Very Alternative Energy: Bacteria, Sewage and Saltwater
September 20, 2011 Leave a comment
Most of the renewable energy sources that are under consideration involve an obvious source of energy—light, heat, or motion. But this is the second time this year there has been a paper that has focused on a less obvious source: the potential difference between fresh river water and the salty oceans it flows into. But this paper doesn’t simply use the difference to produce some electricity; instead, it adds bacteria to the process and takes out a portable fuel: hydrogen.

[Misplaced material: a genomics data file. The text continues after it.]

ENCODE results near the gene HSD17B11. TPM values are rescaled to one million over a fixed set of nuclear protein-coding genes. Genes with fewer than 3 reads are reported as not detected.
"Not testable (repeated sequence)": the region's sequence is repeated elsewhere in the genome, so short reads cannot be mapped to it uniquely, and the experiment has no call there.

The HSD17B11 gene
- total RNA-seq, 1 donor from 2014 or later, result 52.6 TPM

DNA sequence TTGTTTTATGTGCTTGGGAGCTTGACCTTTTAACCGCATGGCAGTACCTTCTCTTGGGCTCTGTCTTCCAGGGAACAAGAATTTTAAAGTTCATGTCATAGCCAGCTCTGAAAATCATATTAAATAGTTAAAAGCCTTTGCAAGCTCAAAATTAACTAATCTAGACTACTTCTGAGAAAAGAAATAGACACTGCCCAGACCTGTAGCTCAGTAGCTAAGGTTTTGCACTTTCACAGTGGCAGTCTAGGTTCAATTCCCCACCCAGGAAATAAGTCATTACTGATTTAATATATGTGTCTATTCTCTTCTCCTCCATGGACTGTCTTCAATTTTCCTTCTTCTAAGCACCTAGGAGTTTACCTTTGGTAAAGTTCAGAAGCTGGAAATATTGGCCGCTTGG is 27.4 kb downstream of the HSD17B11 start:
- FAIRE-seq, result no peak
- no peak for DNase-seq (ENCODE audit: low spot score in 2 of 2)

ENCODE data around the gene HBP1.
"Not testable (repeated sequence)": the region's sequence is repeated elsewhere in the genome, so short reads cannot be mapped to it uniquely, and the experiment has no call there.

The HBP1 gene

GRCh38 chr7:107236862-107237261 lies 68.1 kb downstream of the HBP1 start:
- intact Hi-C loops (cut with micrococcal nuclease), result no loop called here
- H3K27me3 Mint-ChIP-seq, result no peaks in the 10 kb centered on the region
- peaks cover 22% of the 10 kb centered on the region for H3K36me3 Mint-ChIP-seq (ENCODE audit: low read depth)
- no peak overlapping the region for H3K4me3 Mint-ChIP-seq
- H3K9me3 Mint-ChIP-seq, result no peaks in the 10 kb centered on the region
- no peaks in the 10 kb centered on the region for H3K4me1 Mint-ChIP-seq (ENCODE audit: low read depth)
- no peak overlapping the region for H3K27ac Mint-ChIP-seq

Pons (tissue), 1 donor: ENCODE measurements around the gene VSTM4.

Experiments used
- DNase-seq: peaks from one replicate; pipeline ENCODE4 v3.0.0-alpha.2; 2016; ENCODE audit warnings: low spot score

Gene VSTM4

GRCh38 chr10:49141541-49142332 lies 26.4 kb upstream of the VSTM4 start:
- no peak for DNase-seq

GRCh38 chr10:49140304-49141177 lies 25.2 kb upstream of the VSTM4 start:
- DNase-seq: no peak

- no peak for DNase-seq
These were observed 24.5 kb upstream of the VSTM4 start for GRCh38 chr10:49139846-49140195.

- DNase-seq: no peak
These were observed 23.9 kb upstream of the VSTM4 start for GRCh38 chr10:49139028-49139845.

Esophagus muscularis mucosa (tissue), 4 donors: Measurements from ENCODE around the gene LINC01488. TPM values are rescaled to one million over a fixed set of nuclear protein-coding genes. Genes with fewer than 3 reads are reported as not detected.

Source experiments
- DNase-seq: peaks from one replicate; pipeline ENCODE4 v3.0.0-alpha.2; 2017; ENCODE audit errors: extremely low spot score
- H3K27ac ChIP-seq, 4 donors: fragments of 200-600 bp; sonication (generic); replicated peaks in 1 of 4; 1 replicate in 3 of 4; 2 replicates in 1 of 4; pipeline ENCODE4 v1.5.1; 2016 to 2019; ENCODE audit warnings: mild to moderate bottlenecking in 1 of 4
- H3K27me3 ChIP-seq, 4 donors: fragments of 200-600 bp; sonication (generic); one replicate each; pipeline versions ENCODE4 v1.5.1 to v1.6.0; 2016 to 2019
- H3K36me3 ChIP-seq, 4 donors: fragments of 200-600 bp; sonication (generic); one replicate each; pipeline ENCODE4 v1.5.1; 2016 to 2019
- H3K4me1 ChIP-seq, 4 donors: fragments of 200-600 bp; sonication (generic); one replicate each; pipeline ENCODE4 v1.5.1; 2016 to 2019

Nobel Intent brings us: the poop power plant. When freshwater meets saltwater with a membrane between (through which water cannot pass), ions will pass from the saltwater to the freshwater, creating a potential difference = power. Meanwhile, bacteria can liberate electrons in the process of digesting organic matter. Neither of these alone create much voltage, but when you combine them (not so clear on how this part works), you have enough voltage to release hydrogen from water molecules, which you can later use for power in fuel cells. You also need organic matter for bacteria to digest, so a potential system to use this in is, for example, where sewage empties out.
And there you have it – poop power plants. The future may not be as shiny and clean as we thought…